In the early 1900s, the quantity of coffee roasted commercially in large machines in America surpassed the amount roasted at home. This trend continued with the introduction of electric coffee roasters launched in America and Germany. The emergence of the commercial roasting sector took a bit longer in other parts of the world.
In Turkey, Kuru Kahveci Mehmet Efendi first roasted and ground coffee for sale in 1871. Industrial coffee roasting machines were first designed and produced in Izmir.
Coffee Shops Boom
With the transformation of ready-made coffee into a specialty beverage, special coffee shops serving coffee enthusiasts began to open. Special coffee shops experienced a boom in the 1970s. A wider variety of roasting options was offered, including coffee beans grown in various parts of the world. During this time, a home roasting device was invented and marketed in Germany. This device was a fluidized bed machine that roasted by spraying hot air and was marketed as a home roasting machine.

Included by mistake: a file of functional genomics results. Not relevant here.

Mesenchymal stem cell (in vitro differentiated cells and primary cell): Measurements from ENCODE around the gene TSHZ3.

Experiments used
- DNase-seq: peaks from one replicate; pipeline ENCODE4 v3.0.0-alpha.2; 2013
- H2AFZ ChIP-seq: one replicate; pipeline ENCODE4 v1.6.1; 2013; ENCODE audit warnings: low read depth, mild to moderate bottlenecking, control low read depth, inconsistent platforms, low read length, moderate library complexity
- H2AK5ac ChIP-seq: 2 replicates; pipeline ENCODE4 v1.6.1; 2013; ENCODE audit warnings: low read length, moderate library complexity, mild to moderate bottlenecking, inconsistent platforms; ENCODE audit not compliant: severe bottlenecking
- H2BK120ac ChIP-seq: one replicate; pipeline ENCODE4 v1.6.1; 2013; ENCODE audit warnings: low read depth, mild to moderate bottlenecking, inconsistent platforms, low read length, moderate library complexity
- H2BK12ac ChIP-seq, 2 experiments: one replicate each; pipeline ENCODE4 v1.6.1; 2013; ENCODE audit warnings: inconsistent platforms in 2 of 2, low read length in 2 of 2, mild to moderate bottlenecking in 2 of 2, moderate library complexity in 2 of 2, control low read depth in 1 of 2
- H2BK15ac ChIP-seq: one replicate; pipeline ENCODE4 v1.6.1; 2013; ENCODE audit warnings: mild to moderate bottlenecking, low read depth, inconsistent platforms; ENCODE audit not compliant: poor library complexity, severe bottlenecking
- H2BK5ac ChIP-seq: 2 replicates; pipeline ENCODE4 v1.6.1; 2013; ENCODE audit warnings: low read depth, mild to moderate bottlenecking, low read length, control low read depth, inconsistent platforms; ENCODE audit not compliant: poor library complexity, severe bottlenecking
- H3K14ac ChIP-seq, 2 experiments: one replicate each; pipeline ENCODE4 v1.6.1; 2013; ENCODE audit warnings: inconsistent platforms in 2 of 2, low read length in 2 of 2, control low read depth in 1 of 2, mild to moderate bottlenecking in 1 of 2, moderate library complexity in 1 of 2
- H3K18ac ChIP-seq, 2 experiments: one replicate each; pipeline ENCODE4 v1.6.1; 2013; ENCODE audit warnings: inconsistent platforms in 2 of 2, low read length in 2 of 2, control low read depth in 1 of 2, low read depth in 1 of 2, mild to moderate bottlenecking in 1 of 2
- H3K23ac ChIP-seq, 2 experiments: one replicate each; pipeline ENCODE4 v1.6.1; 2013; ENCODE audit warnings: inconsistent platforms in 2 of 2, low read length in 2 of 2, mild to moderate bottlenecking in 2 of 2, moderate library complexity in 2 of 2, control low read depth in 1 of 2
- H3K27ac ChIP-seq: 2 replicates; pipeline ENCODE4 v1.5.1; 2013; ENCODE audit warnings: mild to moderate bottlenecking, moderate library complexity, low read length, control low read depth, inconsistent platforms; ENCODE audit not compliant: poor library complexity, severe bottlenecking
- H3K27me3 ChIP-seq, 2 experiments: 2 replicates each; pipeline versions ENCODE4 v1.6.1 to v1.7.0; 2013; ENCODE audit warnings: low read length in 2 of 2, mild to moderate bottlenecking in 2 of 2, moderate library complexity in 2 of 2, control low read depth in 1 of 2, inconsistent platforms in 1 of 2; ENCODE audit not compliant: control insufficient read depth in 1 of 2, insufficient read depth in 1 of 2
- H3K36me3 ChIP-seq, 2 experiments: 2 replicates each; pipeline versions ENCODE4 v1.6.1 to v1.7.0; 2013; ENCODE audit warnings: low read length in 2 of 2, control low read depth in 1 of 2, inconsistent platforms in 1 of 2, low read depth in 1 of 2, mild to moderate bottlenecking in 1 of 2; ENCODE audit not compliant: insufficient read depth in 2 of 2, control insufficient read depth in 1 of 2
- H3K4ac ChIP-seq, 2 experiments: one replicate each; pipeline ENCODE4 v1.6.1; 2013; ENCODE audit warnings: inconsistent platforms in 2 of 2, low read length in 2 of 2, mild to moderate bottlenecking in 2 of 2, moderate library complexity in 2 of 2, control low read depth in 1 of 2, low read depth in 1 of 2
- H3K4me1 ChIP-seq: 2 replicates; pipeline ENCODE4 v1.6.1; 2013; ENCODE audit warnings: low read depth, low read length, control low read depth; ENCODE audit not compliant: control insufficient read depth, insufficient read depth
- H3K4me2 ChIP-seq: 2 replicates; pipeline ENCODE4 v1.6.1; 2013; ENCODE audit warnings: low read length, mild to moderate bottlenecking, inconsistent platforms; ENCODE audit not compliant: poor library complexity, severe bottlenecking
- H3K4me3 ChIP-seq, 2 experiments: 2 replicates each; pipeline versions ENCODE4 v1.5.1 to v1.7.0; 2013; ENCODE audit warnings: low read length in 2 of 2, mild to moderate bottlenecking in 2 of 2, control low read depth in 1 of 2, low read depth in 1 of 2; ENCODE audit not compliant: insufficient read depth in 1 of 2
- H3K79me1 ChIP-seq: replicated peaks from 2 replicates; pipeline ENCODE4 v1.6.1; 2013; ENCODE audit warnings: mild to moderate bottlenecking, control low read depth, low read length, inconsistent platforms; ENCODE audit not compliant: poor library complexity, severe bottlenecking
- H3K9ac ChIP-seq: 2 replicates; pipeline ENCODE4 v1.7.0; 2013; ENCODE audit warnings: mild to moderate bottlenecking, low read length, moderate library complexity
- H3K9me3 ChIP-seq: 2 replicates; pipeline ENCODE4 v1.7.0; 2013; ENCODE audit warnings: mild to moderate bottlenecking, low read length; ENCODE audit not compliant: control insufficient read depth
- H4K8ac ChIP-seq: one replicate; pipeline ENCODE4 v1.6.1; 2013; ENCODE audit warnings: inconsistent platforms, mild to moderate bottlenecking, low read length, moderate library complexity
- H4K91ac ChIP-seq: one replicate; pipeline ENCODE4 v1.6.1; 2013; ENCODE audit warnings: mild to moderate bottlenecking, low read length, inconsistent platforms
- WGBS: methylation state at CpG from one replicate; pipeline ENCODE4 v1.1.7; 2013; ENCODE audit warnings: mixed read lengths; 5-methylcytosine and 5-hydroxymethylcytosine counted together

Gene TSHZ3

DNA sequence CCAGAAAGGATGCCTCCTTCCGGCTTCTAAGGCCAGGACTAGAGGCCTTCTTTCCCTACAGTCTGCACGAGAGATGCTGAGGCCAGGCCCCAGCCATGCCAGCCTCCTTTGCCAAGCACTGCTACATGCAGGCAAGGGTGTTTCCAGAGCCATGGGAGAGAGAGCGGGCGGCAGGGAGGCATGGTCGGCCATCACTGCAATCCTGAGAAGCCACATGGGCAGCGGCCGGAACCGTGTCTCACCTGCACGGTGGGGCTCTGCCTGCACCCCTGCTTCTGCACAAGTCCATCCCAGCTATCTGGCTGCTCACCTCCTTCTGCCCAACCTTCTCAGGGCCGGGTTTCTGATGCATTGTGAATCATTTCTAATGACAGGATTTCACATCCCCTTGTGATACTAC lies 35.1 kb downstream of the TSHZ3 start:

The first machine to roast with hot air in America was produced in 1976. It was cheaper than the German-made coffee roasting machine. Today, coffee roasting technology continues to evolve, expanding in volume, and incorporating more user control.
From the discovery of coffee to the present day, there are likely many stories that history couldn’t record. Coffee’s journey continues today. Carefully cultivated coffee beans of different varieties, combined with technology and the craft of coffee roasting, continue to create new flavors with coffee roasting machines.